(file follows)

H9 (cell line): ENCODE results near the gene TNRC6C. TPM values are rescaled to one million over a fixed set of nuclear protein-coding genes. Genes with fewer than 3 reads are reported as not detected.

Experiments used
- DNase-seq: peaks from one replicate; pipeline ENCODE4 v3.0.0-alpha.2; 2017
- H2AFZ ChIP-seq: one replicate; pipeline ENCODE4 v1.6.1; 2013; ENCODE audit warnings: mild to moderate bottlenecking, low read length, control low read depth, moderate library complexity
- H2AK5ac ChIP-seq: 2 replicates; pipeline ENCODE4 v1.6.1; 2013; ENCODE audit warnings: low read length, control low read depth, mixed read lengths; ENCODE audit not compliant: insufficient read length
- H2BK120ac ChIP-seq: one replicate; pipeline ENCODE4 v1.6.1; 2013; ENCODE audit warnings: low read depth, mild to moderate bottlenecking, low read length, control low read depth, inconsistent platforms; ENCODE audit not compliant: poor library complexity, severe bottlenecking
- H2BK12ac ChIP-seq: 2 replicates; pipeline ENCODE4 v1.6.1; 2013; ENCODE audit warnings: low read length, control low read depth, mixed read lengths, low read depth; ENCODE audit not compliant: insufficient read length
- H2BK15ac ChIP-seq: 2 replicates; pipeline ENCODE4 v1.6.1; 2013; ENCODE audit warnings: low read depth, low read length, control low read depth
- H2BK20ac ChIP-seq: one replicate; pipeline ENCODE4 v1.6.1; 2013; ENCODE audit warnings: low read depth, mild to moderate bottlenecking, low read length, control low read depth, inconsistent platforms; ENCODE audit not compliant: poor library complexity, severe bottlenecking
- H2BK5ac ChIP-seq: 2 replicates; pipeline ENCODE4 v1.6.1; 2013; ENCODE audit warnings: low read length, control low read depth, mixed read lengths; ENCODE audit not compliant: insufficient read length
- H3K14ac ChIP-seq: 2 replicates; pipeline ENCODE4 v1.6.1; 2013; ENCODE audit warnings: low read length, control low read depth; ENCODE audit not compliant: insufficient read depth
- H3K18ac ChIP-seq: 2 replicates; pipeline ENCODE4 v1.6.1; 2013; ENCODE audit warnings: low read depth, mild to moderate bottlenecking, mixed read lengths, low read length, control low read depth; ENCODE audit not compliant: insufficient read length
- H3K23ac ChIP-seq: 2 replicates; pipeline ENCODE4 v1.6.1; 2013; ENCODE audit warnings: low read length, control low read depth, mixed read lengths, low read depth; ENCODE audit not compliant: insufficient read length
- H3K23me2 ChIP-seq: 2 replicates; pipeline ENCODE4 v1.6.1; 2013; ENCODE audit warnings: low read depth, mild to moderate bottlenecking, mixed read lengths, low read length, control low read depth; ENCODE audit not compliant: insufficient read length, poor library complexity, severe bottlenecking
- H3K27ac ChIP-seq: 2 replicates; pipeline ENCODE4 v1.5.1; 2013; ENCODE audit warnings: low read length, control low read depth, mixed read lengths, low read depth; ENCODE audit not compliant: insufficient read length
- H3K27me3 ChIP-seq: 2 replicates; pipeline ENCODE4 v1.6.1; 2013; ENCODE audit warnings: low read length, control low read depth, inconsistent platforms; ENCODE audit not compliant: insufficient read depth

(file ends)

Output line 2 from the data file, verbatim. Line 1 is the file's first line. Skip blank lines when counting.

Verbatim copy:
Experiments used